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National Gay Rights
WASHINGTON, D.C. - With far more
co-sponsors than at any comparable point
in a Congressional session, Representees Ted Weiss (D-NY) and Henry Waxman
(D-CA) have re-introduced the national
lesbian and gay civil rights legislation in the
House of Representatives. According to the
Gay Rights National Lobby, this Session's
bill, H.R. 1454. has a total of 34 initial
sponsors. H.R. 1454 is virtually identical to
the last Congress' H.R, 2074.
Although last Session's bill had 55
sponsors at one point, only 49 returned to
Congress this year. The general disorganization accompanying the beginning
of a Congressional Session probably accounts for the fact that some of the former
co-sponsors have not yet signed on.
While the current 34 sponsors is a high
mark for this early in the Congressional
session, Steve Endean, Executive Director
of the Gay Rights National Lobby, warned
that we could lose some ofthe former co-
sponsors from the 96th Congress.
The general apprehension about the
apparent rightward shift politically and the
extra cautious Congresspeople who are
uncertain what reapportionment will do to
their districts could contribute to reluctance
to again co-sponsor gay civil rights
legislation. Endean also pointed out that
several former co-sponsors took a lot of
"political heat" for their co-sponsorship
without off-setting positive feedback from
gay constituents. Among those who have
not yet signed on is long-time sponsor Rep.
Norman Mineta (D-CA). Mineta's district
includes San Jose, which recently repealed
its local gay rights ordinance by a margin of
2 to 1.
The only Texas Representative to co-
sponsor the bill is Mickey Leland
Gay Rights National Lobby urges those
committed to civil rights for gay people to
write the chief sponsors to express
appreciation: Cong. Ted Weiss, 132
Cannon House Office Building, Washington, D.C. 20515, and Cong. Henry
Waxman, 2418 Rayburn House Office
Building, Washington. D.C 20515.
Mom ...Guess What
Paez Killer Likely
To Be Acquitted
HOUSTON - Members of the Fred Paez
Task Force told a March 22 community
meeting they expect an acquittal of the
officer indicted in the June 28, 1980
shooting death of Gay Political Caucus
secretary Fred Paez.
"I think that we pretty much all agree that
we expect an acquittal," said Ray Hill, a
member of the task force and persona!
friend of Paez. "In terms of prosecutional
evidence, there is none."
Officer Kevin M. McCoy was indicted by a
Harris County grand jury in October, 1980,
of negligent homicide. McCoy had testified
that Paez had made sexual advances
toward him and that his (McCoy's) gun had
discharged when Paez had resisted arrest.
The task force was organized by the gay
community to investigate the case.
Despite the lack of concrete evidence
against McCoy, Hill feels that there had to
have been a prior conspiracy by officers
who testified last October in the grand jury
investigations because many of them have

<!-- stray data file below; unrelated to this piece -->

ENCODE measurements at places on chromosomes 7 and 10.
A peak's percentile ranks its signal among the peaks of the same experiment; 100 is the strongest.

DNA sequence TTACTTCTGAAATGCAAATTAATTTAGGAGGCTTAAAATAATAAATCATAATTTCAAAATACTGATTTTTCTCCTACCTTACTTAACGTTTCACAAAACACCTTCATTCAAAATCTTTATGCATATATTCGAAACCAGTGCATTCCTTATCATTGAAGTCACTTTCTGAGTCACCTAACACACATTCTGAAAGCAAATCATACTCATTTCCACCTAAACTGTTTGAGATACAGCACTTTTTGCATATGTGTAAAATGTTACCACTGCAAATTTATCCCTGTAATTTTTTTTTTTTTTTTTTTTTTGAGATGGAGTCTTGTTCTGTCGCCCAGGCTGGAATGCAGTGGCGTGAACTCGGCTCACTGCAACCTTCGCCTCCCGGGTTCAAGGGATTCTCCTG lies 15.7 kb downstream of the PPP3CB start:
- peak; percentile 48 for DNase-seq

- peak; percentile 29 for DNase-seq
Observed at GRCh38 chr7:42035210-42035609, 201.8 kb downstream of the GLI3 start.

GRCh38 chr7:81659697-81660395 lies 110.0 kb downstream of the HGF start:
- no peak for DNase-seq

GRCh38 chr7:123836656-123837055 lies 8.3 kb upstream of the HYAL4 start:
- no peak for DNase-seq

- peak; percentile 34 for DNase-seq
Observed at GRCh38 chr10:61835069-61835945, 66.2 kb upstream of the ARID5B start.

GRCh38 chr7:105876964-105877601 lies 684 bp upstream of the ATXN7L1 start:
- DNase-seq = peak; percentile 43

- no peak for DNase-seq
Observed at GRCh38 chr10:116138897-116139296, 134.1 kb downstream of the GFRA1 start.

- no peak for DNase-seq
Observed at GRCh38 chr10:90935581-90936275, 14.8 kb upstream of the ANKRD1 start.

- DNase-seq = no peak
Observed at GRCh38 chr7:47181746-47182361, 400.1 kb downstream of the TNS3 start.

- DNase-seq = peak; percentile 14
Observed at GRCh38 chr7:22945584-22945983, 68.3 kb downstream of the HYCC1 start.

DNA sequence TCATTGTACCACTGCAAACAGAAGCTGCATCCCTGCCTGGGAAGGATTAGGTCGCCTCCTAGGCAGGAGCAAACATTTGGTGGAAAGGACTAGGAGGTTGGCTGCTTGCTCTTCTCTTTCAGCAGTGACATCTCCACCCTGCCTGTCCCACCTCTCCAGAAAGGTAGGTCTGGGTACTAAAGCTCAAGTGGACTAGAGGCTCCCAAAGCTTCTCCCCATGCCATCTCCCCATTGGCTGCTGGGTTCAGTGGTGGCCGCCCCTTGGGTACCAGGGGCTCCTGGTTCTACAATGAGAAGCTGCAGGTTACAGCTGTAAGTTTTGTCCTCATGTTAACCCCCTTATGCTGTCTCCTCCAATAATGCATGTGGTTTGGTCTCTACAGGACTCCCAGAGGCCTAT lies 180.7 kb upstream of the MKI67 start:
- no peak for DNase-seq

been involved in anti-gay activities in the
past. Hill admits, however, that his feelings
are academic because "there is not a shred
of evidence to support them.''
Lee Harrington, president ofthe Houston
Gay Political Caucus and a member ofthe
task force, in referring to other police-
related deaths, including those of Randall
Webster, Joe Campos Torres and Gary
Wayne Stock, said, "It is lamentable that
again, in Houston, Texas, we have another
situation (with the Houston Police Department) where no one can really know what
Ray Hill put the situation in stronger
terms when he said, "Let's let people draw
their own conclusion that they (HPD)
murdered him (Paez) and got away with it."
A recent motion on behalf of McCoy to
have the case dismissed was denied and
the trial has been set for May 11.
This Week in Texas
Gay Radio in Austin And
by Wayde Frey
KUTFM is the radio station that
cancelled A Different Drummer. Austin's
first and only gay radio program, in 1980.
KUT-FM is owned by the University of Texas
at Austin, the wealthiest public university in
KUT is only one of the three publicly-
owned radio stations in Austin. The other
two are KMFA and KAZI. KUT is conducting a fund-raising drive during April. If
you want to contribute money to
community-owned radio in Austin, why not
give your money to KMFA or KAZI, stations
that need it"? Remember which station
cancelled Austin's gay radio program.
CONNECTIONS has learned that one of
the publicly-owned radio stations in Austin
may begin rebroadcasting A Different
Drummer, which was a 30-minute weekly
gay radio program produced by Can-
Strong and the Austin Gay Radio Collective
in association with Gay Community
Services. The program was sacked by KUT-
FM in the spring of 1980 after it ran for 13
weeks, despite enthusiastic response from
Gay Press Convention
The Gay Press Association (GPA) will
hold a national convention at the Melrose
Hotel in Dallas May 2-3, 1981. The group
was formed in New York City in January,
More than 100 members of the gay
press, including individuals from other
English-speaking countries, are expected
The Dallas Gay Alliance may sponsor a
cocktail reception for the group.
Texas publications planning to participate in the Dallas convention include
CONNECTIONS, METRO TIMES (Dallas-
Fort Worth), and THIS WEEK IN TEXAS
Some of the other members of the GPA
include THE ADVOCATE, IN TOUCH. THE
SENTINEL, GAY COMMUNITY NEWS.
GAY LIFE CHICAGO, and FIRST HAND.
One of the agenda items at the May
convention will be to set up a computerized
gay press wire service.